One of the obstacles involved in building a quantum memory is that it is difficult to get a true quantum effect due to the decoherence associated with noise, when working at room temperature. “With previous demonstrations in this quantum regime, ultracold atomic gases or cryogenic solid state materials have been used as a storage medium,” Walmsley explains.Walmsley is part of a group working to create room temperature solutions for quantum computing. The group, working out of Clarendon Laboratory at Oxford, includes Klaus Reim, Patrick Michelberger, Ka Chung Lee, Joshua Nunn and Nathan Langford as well as Walmsley. The results of their efforts can be seen in Physical Review Letters: “Single-Photon-Level Quantum Memory at Room Temperature.”“Our breakthrough is two-fold,” Walmsley explains. “Using a so-called Raman interaction allowed a dramatic increase in potential bandwidth. The second advantage is that you can use these warm vapors, allowing quantum operation at room temperature.”In order to make their quantum memory work, Walmsley and his colleagues store information in the collective state of atoms in a warm vapor. “This concept has been around for years, but we are looking at how to make it work practically at room temperature.”The team at Oxford uses a strong off-resonant control pulse to store a weak quantum light pulse. “It’s two step,” he says. “We put in the quantum light with a control pulse. Because their frequencies are tuned out of resonance with the atoms, neither is absorbed without the other. This allows you larger bandwidth.” “Additionally, because neither is absorbed without the other, you don’t have extraneous atoms that have absorbed energy from the control pulse alone, and which can then give away this energy in the form of noise photons,” Walmsley continues. “It’s these extra photons that have added to the noise in previous attempts, and been a deal-breaker for room-temperature quantum memories.” The use of warm atomic cesium vapors show that quantum operation can be achieved in ambient conditions.Walmsley says that, already, their technique offers applications. “Even though the memory isn’t perfect yet, there are some things we can do, like entanglement distillation.” He explains that he thinks that this technique could improve the efficiency of quantum repeaters. “The idea of a quantum repeater has been around for about 12 years now, but without a memory you get a degree of degraded quality so that signals are lost. Theoretically, our system could make quantum repeaters a reality.”Room temperature quantum memory would be a great step forward for quantum communications and quantum information processing. Quantum repeaters might need to be placed in remote areas, or in areas that are warm. Reliable quantum memory will be needed in the coming years as secure quantum communications are in greater demand. Walmsley hopes that his group can be at the forefront of turning the possibilities into realities. “While there are things we can do now, there is still a great deal of room for improvement,” he says. “We want to improve efficiency, and the stability of the memory.” Another important point will be to shrink the technology. “We want to miniaturize it so that it is small enough to integrate into fiber optic networks,” Walmsley continues. “This is a definite breakthrough, but we still have some way to go.” Physicists demonstrate 100-fold speed increase in optical quantum memory Copyright 2011 PhysOrg.com. All rights reserved. This material may not be published, broadcast, rewritten or redistributed in whole or part without the express written permission of PhysOrg.com. This document is subject to copyright. Apart from any fair dealing for the purpose of private study or research, no part may be reproduced without the written permission. The content is provided for information purposes only. More information: K.F. Reim, P. Michelberger, K.C. Lee, J. Nunn, N.K. Langford, and I.A. Walmsley, “Single-Photon-Level Quantum Memory at Room Temperature,” Physical Review Letters (2011). Available online: link.aps.org/doi/10.1103/PhysRevLett.107.053603 Explore further Citation: Reducing noise in quantum operation at room temperature (2011, August 23) retrieved 18 August 2019 from https://phys.org/news/2011-08-noise-quantum-room-temperature.html (PhysOrg.com) — “A quantum memory is a crucial component of future quantum information processing technologies. Among these technologies, a quantum communications system based on light will enable vastly improved performance over conventional systems, and allow quantum computers to be connected,” Ian Walmsley tells PhysOrg.com. Walmsley is a scientist at the University of Oxford in the United Kingdom. “Building such as system will require a means to effect the temporary storage of single light quanta – photons.”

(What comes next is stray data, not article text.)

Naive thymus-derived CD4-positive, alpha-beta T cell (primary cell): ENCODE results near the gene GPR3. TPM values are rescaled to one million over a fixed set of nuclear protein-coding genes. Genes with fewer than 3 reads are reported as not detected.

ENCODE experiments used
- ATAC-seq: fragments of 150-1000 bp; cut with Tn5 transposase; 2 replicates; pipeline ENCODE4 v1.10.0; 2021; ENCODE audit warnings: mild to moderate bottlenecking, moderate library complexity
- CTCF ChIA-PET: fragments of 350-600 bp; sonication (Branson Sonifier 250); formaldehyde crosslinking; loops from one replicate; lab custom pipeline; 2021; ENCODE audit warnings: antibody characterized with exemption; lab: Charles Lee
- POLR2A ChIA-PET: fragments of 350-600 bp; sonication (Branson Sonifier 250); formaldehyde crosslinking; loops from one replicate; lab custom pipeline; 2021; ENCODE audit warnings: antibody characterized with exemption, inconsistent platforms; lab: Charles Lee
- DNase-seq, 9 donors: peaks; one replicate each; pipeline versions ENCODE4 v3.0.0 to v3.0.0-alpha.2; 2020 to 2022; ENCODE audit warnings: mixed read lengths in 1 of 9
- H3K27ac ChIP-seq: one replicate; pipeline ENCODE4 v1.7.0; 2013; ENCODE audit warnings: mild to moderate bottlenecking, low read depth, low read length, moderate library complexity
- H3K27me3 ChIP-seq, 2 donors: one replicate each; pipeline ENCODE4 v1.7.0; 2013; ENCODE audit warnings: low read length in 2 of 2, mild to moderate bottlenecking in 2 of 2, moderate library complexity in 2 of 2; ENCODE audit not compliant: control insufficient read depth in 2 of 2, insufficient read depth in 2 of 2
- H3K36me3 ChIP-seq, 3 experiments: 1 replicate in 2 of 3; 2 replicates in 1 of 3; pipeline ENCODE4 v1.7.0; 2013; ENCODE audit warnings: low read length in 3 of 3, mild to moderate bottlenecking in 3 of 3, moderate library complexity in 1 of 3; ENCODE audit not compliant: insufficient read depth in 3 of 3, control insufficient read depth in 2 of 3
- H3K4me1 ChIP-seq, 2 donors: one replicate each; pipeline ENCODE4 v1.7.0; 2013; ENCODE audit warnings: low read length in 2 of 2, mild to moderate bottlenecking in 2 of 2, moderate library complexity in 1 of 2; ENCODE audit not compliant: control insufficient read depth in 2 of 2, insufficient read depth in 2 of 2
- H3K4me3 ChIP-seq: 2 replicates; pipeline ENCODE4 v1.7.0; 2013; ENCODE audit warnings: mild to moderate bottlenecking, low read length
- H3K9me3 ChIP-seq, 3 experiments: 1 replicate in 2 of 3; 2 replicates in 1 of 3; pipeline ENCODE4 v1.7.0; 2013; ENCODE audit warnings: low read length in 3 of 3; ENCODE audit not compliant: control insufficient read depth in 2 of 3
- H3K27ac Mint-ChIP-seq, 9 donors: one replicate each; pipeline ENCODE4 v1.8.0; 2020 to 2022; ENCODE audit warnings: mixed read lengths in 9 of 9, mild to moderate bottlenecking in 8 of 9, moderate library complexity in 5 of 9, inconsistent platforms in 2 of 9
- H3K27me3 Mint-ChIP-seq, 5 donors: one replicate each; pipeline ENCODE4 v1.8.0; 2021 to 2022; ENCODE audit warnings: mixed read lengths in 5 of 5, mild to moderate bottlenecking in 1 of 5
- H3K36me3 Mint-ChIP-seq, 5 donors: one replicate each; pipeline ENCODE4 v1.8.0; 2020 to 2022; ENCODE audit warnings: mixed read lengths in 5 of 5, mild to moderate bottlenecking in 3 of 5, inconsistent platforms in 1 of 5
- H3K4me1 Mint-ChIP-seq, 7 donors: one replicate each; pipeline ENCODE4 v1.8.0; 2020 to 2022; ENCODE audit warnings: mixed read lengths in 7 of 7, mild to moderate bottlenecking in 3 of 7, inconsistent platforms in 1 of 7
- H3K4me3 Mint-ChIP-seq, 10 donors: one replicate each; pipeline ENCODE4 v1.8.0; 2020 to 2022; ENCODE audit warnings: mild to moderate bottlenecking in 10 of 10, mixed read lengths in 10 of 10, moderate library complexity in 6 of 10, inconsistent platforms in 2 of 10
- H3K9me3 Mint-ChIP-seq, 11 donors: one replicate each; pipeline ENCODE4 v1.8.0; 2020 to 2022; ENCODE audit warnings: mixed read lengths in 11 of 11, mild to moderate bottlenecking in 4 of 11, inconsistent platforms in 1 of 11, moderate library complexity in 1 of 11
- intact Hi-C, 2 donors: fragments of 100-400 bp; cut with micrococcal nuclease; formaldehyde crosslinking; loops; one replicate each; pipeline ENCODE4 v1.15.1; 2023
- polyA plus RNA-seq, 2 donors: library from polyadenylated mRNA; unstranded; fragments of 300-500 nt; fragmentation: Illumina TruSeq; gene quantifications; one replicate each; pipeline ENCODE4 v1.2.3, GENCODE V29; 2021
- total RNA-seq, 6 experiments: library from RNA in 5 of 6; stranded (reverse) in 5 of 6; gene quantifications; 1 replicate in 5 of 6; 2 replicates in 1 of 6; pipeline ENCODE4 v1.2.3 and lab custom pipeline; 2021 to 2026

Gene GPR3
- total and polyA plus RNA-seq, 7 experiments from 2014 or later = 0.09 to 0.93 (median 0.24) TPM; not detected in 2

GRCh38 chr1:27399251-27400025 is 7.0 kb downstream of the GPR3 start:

A lady with a decade of experience with television and a zeal for sports has decided to give India a reason to smile. Meet Aparna Apte Gupta, documentary film maker, who has taken on the herculean task of revealing a sparkling side to Indian sports in a documentary called India Sporting Struggle. We call the task at hand a tough one as Gupta herself admits that we Indians have the terrible habit of harping on that that is bad with our country. We talk about crumbling infrastructures, lack of facilities and lack of government initiatives. Especially in the field of sports, we have all debated or heard people complaining about how Indians haven’t bagged enough trophies and medals in international events – we blame the government, we blame the players. Also Read – ‘Playing Jojo was emotionally exhausting’Gupta points out that there are sports facilities that work on pay-and-use option and no one seems to be using them. These places were created for the recent Commonwealth Games and post the whole hoopla, now lie unused. ‘It is not like the government doesn’t do anything – it is time we accepted that there are shortcomings from our end as well,’ says Gupta. However she does admit that there is obvious scope for the government to up their efforts in this front, but the process must be two-fold. Also Read – Leslie doing new comedy special with NetflixIndia has a very dismissive attitude towards sports says Gupta. Children are made to choose academics over sports as almost every parent considers sports to be a waste of time. Only in rare cases would people find parents encouraging kids to pursue a sport seriously. And then again cricket, tennis and now badminton get the thumbs-up while athletics, basketball, hockey, football, et all lie ignored. It is all about where the glamour lies and little glory. Gupta blames the lack of awareness for this phenomenon, ‘Most people are not aware of sports that can offer ample chances to flourish. The motivation and the will is lacking because no one knows enough,’ she says. To turn the tide, Gupta has picked three child prodigies from the country. Shubham Jaglan (8) a milkman’s son is currently playing three Golf tournaments back to back in the USA. He has already won the World Championship. He’s currently playing the U.S. Kids Championship. Bipasha Mukherjee (14) is autistic. This January, Bipasha brought back a gold and a silver medal in Ice Speed Skating at the World Paralympics held in Korea. Bipasha’s parents have dealt with taunts from family members who value education more than anything else, says Gupta. Prayag Chauhan (15) from Haryana, an automobile dealer’s son is a boxer. Prayag’s parents pushed him and his brother into sports. Their parents have a passion for sports but struggled to deal with school authorities and family members who taunted them for ‘misleading’ their children. Even neighbours gossiped when Prayag’s mother learnt to drive so she could drive both the boys to training and back – such is India. Bringing their stories to the forefront will hopefully make people sit up and pay attention, explains Gupta. While her documentary is not necessarily a pro-government discourse, there are problems that the government must acknowledge and deal with – it is more about creating an awareness and trying to read the larger issue in Indian society which prohibits us from utilising real potential.